What finally prompted me to quit my job as a genetic counselor after 15 years was my experience with my sister Patti who had become terminally ill with cancer. She was also a non-believer when it came to acupuncture and Traditional Chinese Medicine, but toward the end of her illness, she too realized she had nothing to lose and grudgingly ventured into the world of TCM with my firm support and encouragement. She was blessed with the opportunity to be cared for and treated by Dr. Steven Aung.
 

When Patti started her treatments with Dr. Aung, western medicine had done all it could for her. She had surgery, chemotherapy, radiation, and was given some very powerful pain medication that kept her as comfortable as possible. When she saw Dr. Aung for the first time, he told her he could not stop the cancer, but he could make her feel better – and so he did. When Patti arrived on Dr. Aung’s door step, she was in a wheel chair, on oxygen and taking insulin three times a day, along with a variety of other medications to manage her symptoms. Palliative care was an integral part of her life – she was unable to do any of the everyday activities most of us take for granted. After seeing Dr. Aung for one month – going for acupuncture three times a week and taking the Chinese herbs he recommended – there was a change in her that was nothing short of miraculous. She was able to tuck her wheel chair away in the front hall closet; she no longer required extra oxygen, was able to stop taking the insulin and cancelled her palliative home care. She was out doing her own grocery shopping again, having her family over for lunch, getting dressed and doing her hair all on her own.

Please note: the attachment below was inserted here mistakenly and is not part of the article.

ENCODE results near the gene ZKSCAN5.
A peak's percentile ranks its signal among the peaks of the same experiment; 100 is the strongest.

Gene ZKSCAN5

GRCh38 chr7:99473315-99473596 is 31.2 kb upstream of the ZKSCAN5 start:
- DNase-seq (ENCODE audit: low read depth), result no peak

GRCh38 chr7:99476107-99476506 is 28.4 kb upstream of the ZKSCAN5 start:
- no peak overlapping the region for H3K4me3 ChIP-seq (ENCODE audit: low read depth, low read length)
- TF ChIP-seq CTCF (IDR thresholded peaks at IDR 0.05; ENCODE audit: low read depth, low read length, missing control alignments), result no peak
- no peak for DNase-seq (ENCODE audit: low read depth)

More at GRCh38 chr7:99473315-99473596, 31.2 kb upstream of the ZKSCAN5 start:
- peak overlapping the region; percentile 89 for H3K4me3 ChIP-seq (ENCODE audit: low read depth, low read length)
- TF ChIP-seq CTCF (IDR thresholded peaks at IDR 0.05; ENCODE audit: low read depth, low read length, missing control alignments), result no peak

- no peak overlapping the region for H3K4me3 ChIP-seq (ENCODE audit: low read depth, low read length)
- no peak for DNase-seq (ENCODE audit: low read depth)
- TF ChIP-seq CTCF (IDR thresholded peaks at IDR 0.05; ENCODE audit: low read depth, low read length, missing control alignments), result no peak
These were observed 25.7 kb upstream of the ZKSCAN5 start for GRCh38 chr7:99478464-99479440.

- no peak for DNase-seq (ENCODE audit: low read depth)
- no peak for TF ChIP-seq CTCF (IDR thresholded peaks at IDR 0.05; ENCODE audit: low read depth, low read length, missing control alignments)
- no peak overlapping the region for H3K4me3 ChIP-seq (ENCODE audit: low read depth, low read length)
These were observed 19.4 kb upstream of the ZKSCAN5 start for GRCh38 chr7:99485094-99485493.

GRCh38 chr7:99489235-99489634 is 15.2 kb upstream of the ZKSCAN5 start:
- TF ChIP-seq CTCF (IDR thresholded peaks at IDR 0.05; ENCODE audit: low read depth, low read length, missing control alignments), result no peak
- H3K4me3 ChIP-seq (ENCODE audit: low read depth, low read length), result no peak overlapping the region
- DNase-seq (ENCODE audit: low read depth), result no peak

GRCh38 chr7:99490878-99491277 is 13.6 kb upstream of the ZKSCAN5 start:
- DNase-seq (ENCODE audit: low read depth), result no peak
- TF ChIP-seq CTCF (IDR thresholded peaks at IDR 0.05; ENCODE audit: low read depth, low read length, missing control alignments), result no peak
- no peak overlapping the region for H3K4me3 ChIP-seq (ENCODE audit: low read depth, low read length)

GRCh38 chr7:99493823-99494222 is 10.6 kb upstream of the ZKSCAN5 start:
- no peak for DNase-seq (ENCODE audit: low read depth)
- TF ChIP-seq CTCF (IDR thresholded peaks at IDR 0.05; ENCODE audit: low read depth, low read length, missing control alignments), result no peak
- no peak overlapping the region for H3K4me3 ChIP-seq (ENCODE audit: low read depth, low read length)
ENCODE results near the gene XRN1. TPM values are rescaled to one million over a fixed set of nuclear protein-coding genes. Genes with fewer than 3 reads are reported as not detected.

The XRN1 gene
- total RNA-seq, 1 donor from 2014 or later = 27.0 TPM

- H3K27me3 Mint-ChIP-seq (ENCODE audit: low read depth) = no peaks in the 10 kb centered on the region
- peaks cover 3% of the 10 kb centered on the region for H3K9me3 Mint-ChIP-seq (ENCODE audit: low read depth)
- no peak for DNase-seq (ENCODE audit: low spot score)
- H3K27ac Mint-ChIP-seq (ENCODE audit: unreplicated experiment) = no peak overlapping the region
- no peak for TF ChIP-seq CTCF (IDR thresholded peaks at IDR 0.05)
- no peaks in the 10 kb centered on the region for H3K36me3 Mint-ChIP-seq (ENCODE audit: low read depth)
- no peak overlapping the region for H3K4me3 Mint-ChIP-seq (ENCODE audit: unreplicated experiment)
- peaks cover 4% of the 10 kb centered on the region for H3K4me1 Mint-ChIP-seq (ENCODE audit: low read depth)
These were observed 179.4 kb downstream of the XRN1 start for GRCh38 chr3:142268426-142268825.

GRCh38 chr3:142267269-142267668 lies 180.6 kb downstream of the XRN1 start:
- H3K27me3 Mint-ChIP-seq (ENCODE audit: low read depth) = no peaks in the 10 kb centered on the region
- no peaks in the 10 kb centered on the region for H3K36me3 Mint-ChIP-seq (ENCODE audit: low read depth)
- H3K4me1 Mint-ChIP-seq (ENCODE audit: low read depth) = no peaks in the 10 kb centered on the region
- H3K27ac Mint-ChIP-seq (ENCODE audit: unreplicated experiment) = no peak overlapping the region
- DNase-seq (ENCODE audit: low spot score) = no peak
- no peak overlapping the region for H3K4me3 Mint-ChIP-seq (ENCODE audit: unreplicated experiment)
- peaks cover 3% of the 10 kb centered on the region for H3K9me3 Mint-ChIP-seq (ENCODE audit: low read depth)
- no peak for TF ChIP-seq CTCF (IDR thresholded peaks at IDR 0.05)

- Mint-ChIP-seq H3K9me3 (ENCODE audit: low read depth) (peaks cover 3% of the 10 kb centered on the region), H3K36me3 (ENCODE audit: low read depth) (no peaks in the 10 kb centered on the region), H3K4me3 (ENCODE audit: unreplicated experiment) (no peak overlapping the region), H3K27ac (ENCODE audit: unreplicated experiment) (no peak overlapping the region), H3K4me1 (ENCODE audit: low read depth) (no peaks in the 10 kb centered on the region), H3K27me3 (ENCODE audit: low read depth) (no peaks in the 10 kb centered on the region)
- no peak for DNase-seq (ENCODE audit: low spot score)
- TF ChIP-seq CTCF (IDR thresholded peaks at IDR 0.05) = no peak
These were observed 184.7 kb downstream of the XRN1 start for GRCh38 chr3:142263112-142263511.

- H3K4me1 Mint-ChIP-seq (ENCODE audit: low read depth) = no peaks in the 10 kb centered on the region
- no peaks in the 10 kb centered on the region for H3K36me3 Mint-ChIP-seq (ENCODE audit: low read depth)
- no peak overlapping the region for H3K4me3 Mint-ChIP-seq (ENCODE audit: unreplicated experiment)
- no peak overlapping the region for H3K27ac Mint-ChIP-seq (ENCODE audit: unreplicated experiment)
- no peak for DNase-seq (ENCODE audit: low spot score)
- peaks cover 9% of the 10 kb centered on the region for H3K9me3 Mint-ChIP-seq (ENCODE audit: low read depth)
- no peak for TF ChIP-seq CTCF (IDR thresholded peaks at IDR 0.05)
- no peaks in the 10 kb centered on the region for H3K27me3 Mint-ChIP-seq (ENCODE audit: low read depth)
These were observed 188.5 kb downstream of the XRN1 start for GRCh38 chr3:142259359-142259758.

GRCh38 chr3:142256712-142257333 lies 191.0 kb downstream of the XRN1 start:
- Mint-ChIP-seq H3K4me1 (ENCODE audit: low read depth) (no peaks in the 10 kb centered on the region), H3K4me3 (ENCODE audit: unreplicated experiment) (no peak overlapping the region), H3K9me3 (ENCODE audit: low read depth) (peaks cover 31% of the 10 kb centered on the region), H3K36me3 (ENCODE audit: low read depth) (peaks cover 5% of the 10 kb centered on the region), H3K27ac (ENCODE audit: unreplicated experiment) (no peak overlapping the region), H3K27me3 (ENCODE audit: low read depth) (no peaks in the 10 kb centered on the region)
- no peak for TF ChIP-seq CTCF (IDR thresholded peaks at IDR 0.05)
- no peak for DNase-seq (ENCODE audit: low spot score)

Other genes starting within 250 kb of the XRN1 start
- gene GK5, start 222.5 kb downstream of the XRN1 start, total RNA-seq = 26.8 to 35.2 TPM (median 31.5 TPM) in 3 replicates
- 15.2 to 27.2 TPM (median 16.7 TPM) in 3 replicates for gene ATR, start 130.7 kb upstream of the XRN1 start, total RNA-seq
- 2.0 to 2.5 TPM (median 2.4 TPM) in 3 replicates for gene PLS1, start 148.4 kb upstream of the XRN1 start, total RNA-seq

Believe me – I know how this sounds – a bit like magic and a lot like I’m crazy. I can assure you that neither is the case. It was simply a beautiful real life example of the potential of Traditional Chinese Medicine and acupuncture. None of us really understood it at the time, and truth be told, we didn’t care what the explanation was – we were just extremely grateful for the quality of life Dr. Aung was able to give Patti, and in turn, the quality time it gave us to spend with her.

 

The experience I had with my sister – seeing the profound positive impact TCM had on her quality of life – is what inspired me to finally take my leap of faith. Patti passed away in January 2004. I quit my job as a genetic counselor and went back to school. It was a steep learning curve and it strained my “western” trained brain at times, but I graduated in July 2009, and am very proud to say that I am a Doctor of Acupuncture with a Diploma in Traditional Chinese Medicine(AB), a Registered Acupuncturist(AB/BC), as well as a Registered Herbalist(AB). I will always miss my sister, but I am forever grateful for the gifts that came from sharing in her experience – the vision to practice medicine and the courage to pursue it.

 

Facilitating healing takes many forms, but at the foundation of them all is the desire to improve quality of life and enable wellness. Choosing the strengths each modality has to offer and using them synergistically is what manifests true healing. I feel blessed to have knowledge and experience in both eastern and western medicine and strive to provide exemplary care by offering the benefits of both.